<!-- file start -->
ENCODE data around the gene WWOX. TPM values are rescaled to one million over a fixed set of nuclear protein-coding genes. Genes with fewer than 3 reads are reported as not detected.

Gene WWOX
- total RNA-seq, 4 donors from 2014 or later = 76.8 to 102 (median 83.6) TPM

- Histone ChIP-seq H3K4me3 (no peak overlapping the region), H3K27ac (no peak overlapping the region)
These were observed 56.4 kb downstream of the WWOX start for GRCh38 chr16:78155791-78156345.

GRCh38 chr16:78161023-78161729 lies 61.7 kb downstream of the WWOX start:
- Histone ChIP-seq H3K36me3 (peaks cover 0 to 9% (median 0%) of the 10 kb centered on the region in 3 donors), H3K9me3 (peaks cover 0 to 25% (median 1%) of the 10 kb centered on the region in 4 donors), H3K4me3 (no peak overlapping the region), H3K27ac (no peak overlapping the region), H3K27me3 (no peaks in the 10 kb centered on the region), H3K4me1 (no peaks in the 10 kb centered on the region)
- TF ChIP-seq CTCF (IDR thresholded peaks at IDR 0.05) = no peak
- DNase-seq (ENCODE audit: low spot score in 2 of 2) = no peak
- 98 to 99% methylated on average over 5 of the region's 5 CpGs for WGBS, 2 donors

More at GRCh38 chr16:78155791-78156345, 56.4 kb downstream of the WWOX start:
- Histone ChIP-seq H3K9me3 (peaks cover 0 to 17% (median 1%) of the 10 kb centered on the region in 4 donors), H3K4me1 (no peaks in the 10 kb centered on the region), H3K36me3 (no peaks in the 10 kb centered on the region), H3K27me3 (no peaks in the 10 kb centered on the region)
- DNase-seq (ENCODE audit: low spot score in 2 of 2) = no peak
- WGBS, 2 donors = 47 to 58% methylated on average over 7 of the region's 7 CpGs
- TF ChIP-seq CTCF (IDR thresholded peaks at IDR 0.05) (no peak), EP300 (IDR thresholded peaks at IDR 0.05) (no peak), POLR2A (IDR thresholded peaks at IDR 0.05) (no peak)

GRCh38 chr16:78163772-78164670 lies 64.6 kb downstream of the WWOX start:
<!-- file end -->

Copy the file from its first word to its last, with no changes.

ENCODE data around the gene WWOX. TPM values are rescaled to one million over a fixed set of nuclear protein-coding genes. Genes with fewer than 3 reads are reported as not detected.

Gene WWOX
- total RNA-seq, 4 donors from 2014 or later = 76.8 to 102 (median 83.6) TPM

- Histone ChIP-seq H3K4me3 (no peak overlapping the region), H3K27ac (no peak overlapping the region)
These were observed 56.4 kb downstream of the WWOX start for GRCh38 chr16:78155791-78156345.

GRCh38 chr16:78161023-78161729 lies 61.7 kb downstream of the WWOX start:
- Histone ChIP-seq H3K36me3 (peaks cover 0 to 9% (median 0%) of the 10 kb centered on the region in 3 donors), H3K9me3 (peaks cover 0 to 25% (median 1%) of the 10 kb centered on the region in 4 donors), H3K4me3 (no peak overlapping the region), H3K27ac (no peak overlapping the region), H3K27me3 (no peaks in the 10 kb centered on the region), H3K4me1 (no peaks in the 10 kb centered on the region)
- TF ChIP-seq CTCF (IDR thresholded peaks at IDR 0.05) = no peak
- DNase-seq (ENCODE audit: low spot score in 2 of 2) = no peak
- 98 to 99% methylated on average over 5 of the region's 5 CpGs for WGBS, 2 donors

More at GRCh38 chr16:78155791-78156345, 56.4 kb downstream of the WWOX start:
- Histone ChIP-seq H3K9me3 (peaks cover 0 to 17% (median 1%) of the 10 kb centered on the region in 4 donors), H3K4me1 (no peaks in the 10 kb centered on the region), H3K36me3 (no peaks in the 10 kb centered on the region), H3K27me3 (no peaks in the 10 kb centered on the region)
- DNase-seq (ENCODE audit: low spot score in 2 of 2) = no peak
- WGBS, 2 donors = 47 to 58% methylated on average over 7 of the region's 7 CpGs
- TF ChIP-seq CTCF (IDR thresholded peaks at IDR 0.05) (no peak), EP300 (IDR thresholded peaks at IDR 0.05) (no peak), POLR2A (IDR thresholded peaks at IDR 0.05) (no peak)

GRCh38 chr16:78163772-78164670 lies 64.6 kb downstream of the WWOX start: